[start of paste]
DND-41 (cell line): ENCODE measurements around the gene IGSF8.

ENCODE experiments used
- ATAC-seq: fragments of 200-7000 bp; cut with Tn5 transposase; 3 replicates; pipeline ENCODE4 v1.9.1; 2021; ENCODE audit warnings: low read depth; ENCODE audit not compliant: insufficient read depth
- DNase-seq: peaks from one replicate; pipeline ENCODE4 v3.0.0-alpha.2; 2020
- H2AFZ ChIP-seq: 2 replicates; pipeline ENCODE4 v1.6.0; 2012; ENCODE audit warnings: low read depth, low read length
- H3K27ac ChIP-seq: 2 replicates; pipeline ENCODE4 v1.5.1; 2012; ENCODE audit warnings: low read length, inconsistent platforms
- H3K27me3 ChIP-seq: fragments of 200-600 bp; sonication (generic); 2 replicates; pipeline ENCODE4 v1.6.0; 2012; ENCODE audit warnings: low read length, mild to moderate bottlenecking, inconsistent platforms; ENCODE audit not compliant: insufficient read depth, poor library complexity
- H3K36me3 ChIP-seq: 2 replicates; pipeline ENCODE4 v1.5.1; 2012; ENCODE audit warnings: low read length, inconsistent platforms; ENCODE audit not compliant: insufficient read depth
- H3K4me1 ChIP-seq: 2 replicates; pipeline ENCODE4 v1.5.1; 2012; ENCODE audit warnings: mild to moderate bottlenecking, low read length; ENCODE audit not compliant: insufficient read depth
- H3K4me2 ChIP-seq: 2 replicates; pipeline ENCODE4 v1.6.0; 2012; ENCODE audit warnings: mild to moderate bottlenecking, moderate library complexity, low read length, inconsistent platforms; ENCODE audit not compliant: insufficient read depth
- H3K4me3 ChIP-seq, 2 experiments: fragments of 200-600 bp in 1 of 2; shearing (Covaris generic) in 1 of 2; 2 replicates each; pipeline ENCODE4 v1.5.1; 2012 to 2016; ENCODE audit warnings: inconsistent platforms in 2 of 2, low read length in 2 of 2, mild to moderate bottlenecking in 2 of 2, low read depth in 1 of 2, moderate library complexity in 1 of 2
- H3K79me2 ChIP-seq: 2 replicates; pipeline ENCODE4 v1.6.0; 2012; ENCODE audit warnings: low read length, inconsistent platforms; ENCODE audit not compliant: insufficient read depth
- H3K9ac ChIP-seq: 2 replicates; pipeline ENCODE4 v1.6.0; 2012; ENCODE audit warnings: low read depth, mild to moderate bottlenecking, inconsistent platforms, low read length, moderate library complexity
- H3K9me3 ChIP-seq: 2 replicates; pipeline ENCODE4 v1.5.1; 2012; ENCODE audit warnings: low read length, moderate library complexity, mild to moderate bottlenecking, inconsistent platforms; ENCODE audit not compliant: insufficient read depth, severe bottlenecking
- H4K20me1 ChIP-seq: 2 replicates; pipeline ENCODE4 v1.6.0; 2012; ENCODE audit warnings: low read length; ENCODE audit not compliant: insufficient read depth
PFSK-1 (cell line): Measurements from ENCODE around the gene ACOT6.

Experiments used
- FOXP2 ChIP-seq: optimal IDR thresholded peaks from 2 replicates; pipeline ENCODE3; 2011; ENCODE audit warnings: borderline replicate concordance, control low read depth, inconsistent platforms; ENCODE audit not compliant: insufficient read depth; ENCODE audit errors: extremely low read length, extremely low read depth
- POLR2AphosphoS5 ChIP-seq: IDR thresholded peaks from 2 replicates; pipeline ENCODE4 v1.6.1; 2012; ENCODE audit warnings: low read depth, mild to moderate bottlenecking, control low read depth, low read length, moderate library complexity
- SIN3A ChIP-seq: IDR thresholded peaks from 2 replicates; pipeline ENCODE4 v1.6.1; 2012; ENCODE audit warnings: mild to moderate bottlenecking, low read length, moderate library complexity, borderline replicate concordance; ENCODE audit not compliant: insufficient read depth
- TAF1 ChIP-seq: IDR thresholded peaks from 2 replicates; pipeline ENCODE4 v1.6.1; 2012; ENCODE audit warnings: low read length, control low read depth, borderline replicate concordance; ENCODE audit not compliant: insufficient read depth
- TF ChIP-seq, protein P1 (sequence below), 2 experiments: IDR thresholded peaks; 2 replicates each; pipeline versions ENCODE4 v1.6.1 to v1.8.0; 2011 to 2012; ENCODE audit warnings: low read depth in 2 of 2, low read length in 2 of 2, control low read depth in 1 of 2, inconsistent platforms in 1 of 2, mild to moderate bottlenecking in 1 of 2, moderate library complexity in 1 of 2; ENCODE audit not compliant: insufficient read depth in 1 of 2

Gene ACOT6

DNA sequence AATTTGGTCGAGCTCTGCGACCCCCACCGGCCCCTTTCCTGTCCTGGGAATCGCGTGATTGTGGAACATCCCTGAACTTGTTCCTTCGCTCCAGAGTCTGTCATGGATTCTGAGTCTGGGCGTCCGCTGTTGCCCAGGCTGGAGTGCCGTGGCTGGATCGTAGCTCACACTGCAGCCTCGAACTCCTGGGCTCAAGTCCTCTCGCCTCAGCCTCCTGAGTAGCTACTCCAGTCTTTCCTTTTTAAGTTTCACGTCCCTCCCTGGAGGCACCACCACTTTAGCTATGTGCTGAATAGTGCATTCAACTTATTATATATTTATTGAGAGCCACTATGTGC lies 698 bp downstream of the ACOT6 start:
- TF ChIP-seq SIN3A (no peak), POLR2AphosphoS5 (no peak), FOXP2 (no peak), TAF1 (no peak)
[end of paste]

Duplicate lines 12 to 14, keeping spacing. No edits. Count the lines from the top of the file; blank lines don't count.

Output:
- H3K79me2 ChIP-seq: 2 replicates; pipeline ENCODE4 v1.6.0; 2012; ENCODE audit warnings: low read length, inconsistent platforms; ENCODE audit not compliant: insufficient read depth
- H3K9ac ChIP-seq: 2 replicates; pipeline ENCODE4 v1.6.0; 2012; ENCODE audit warnings: low read depth, mild to moderate bottlenecking, inconsistent platforms, low read length, moderate library complexity
- H3K9me3 ChIP-seq: 2 replicates; pipeline ENCODE4 v1.5.1; 2012; ENCODE audit warnings: low read length, moderate library complexity, mild to moderate bottlenecking, inconsistent platforms; ENCODE audit not compliant: insufficient read depth, severe bottlenecking